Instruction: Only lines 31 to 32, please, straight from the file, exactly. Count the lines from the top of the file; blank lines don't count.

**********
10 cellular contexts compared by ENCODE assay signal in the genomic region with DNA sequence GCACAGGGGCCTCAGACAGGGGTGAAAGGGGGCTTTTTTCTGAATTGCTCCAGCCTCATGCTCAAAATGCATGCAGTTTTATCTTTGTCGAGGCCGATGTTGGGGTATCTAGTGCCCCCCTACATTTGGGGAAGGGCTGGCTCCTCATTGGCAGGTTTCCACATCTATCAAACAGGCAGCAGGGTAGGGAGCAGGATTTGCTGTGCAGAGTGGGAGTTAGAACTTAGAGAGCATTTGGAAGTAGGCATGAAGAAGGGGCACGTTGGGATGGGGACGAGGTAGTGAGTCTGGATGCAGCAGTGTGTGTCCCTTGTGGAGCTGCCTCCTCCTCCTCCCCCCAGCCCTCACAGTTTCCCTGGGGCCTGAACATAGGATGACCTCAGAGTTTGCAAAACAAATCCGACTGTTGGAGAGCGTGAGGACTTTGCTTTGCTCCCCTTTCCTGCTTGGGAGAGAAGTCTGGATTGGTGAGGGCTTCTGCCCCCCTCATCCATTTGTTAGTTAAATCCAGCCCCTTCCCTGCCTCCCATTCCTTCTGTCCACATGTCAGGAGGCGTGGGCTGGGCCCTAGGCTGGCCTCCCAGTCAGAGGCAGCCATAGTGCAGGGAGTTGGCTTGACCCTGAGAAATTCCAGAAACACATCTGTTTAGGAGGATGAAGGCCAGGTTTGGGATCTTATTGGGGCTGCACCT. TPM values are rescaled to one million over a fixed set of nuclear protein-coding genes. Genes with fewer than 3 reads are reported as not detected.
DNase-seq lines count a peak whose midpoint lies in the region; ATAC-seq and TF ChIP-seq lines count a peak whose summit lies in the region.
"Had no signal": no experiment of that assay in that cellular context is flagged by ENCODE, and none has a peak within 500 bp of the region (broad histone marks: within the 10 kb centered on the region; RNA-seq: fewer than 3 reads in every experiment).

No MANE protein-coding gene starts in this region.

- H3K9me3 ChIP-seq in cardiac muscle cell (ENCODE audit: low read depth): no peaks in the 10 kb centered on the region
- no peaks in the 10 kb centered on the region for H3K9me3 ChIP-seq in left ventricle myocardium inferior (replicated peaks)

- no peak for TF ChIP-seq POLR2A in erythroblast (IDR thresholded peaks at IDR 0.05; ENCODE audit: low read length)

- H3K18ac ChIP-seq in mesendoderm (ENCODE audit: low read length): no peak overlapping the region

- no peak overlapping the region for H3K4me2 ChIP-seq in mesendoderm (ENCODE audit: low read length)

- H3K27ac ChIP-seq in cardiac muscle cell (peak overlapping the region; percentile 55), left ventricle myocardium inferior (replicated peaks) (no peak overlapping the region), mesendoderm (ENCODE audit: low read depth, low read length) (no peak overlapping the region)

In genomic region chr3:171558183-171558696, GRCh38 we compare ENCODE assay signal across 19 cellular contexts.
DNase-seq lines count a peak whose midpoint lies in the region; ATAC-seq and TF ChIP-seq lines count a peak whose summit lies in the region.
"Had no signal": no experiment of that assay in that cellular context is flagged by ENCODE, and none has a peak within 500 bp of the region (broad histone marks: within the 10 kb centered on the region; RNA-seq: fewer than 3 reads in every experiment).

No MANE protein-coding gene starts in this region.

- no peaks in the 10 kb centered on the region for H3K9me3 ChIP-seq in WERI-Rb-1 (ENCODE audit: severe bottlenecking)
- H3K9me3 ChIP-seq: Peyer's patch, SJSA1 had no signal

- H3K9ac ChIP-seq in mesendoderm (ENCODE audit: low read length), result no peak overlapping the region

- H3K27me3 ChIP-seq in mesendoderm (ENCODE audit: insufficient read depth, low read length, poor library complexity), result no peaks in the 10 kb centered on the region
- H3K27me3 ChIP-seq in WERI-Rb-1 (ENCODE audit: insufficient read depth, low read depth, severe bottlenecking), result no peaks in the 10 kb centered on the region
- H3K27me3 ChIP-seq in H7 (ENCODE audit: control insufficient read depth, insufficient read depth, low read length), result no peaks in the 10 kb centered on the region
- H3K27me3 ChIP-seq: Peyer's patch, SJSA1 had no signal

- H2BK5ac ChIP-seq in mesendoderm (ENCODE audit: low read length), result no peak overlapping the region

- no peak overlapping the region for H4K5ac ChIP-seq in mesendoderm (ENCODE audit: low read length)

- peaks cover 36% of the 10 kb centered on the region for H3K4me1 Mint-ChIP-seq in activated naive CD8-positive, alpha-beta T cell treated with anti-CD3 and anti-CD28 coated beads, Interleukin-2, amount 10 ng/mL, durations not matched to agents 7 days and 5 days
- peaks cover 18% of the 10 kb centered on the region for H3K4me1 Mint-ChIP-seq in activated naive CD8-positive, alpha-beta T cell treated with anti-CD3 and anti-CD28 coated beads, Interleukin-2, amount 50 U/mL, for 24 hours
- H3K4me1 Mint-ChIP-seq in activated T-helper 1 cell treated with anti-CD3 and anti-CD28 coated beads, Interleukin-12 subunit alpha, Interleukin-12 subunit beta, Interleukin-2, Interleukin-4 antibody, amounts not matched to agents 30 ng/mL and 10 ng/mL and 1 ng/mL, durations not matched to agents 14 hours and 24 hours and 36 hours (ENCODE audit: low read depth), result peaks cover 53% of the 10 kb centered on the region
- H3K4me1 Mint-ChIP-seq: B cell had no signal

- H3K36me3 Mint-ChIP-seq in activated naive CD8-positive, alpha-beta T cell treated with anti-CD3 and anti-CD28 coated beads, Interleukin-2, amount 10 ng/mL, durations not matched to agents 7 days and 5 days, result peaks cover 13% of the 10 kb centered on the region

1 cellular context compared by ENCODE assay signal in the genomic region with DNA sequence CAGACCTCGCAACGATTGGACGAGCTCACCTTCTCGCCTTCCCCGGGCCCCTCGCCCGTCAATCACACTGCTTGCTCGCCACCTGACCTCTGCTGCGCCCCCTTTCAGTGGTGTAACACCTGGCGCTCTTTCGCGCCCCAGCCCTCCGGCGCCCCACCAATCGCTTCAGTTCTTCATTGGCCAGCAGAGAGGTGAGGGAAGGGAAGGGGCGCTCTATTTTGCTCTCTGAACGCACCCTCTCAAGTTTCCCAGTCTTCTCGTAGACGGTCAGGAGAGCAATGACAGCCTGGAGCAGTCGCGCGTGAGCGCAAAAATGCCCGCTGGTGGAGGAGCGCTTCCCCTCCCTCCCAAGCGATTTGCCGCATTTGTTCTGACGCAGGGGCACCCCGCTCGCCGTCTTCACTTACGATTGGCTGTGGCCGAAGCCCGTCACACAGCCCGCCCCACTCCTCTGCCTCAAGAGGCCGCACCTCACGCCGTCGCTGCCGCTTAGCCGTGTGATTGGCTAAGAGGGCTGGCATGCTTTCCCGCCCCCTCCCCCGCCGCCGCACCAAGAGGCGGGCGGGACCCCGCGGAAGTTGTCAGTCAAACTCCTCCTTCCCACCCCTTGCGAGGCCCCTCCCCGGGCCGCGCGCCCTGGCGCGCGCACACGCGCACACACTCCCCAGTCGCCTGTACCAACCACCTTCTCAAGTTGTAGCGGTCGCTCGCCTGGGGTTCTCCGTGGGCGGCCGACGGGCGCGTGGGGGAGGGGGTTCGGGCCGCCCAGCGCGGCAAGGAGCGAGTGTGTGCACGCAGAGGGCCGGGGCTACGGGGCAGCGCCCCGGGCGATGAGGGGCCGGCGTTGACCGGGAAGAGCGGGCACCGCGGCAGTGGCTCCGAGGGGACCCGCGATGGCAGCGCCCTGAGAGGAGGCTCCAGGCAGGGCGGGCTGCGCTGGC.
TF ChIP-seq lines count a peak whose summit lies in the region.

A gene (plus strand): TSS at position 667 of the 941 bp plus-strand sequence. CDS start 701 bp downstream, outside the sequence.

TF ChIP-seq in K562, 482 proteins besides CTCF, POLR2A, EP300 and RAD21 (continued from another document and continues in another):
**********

A gene (plus strand): TSS at position 667 of the 941 bp plus-strand sequence. CDS start 701 bp downstream, outside the sequence.

TF ChIP-seq in K562, 482 proteins besides CTCF, POLR2A, EP300 and RAD21 (continued from another document and continues in another):